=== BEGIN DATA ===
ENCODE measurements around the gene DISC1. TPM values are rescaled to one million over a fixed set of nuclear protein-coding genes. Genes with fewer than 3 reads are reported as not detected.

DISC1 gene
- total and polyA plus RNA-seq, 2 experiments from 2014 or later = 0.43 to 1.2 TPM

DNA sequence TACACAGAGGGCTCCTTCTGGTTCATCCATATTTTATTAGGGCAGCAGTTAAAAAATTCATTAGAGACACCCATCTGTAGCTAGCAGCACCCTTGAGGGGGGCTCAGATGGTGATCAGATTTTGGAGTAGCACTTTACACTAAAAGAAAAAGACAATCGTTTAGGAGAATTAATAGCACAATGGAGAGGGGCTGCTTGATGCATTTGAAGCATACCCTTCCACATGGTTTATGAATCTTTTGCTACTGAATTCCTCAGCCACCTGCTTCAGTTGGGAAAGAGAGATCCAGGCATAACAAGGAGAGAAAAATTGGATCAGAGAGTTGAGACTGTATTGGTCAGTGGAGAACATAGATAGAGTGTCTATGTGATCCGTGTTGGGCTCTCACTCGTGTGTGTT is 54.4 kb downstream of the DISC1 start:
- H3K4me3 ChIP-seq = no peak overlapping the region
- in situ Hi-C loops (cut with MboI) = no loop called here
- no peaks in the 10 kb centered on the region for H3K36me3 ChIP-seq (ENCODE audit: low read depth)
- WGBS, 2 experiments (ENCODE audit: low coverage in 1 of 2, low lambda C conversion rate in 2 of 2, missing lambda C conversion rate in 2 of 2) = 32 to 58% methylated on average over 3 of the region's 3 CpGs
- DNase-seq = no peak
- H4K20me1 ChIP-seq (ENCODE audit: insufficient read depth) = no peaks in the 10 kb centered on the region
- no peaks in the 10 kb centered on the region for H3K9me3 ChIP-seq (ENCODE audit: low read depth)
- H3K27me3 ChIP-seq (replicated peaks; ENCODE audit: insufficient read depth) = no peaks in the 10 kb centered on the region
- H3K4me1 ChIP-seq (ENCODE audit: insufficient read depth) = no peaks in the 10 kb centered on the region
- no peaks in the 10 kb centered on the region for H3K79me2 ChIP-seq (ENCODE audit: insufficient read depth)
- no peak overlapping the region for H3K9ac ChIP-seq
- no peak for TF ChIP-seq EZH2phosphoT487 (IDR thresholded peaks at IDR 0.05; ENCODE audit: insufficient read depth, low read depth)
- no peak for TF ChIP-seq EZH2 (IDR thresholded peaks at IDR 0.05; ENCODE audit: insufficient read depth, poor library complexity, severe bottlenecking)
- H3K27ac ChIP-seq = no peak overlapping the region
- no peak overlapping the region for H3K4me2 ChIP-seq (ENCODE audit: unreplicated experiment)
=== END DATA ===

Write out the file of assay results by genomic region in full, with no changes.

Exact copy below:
ENCODE measurements around the gene DISC1. TPM values are rescaled to one million over a fixed set of nuclear protein-coding genes. Genes with fewer than 3 reads are reported as not detected.

DISC1 gene
- total and polyA plus RNA-seq, 2 experiments from 2014 or later = 0.43 to 1.2 TPM

DNA sequence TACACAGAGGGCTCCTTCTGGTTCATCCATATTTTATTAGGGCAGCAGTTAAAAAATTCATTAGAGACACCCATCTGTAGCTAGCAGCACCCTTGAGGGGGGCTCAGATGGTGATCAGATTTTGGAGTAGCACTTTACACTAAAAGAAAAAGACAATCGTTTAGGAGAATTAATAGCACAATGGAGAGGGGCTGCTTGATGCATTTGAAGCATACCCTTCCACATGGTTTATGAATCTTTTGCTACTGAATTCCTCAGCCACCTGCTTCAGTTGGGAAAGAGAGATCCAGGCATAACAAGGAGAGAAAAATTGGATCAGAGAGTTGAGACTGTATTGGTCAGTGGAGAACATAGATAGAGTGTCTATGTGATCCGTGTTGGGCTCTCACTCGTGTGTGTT is 54.4 kb downstream of the DISC1 start:
- H3K4me3 ChIP-seq = no peak overlapping the region
- in situ Hi-C loops (cut with MboI) = no loop called here
- no peaks in the 10 kb centered on the region for H3K36me3 ChIP-seq (ENCODE audit: low read depth)
- WGBS, 2 experiments (ENCODE audit: low coverage in 1 of 2, low lambda C conversion rate in 2 of 2, missing lambda C conversion rate in 2 of 2) = 32 to 58% methylated on average over 3 of the region's 3 CpGs
- DNase-seq = no peak
- H4K20me1 ChIP-seq (ENCODE audit: insufficient read depth) = no peaks in the 10 kb centered on the region
- no peaks in the 10 kb centered on the region for H3K9me3 ChIP-seq (ENCODE audit: low read depth)
- H3K27me3 ChIP-seq (replicated peaks; ENCODE audit: insufficient read depth) = no peaks in the 10 kb centered on the region
- H3K4me1 ChIP-seq (ENCODE audit: insufficient read depth) = no peaks in the 10 kb centered on the region
- no peaks in the 10 kb centered on the region for H3K79me2 ChIP-seq (ENCODE audit: insufficient read depth)
- no peak overlapping the region for H3K9ac ChIP-seq
- no peak for TF ChIP-seq EZH2phosphoT487 (IDR thresholded peaks at IDR 0.05; ENCODE audit: insufficient read depth, low read depth)
- no peak for TF ChIP-seq EZH2 (IDR thresholded peaks at IDR 0.05; ENCODE audit: insufficient read depth, poor library complexity, severe bottlenecking)
- H3K27ac ChIP-seq = no peak overlapping the region
- no peak overlapping the region for H3K4me2 ChIP-seq (ENCODE audit: unreplicated experiment)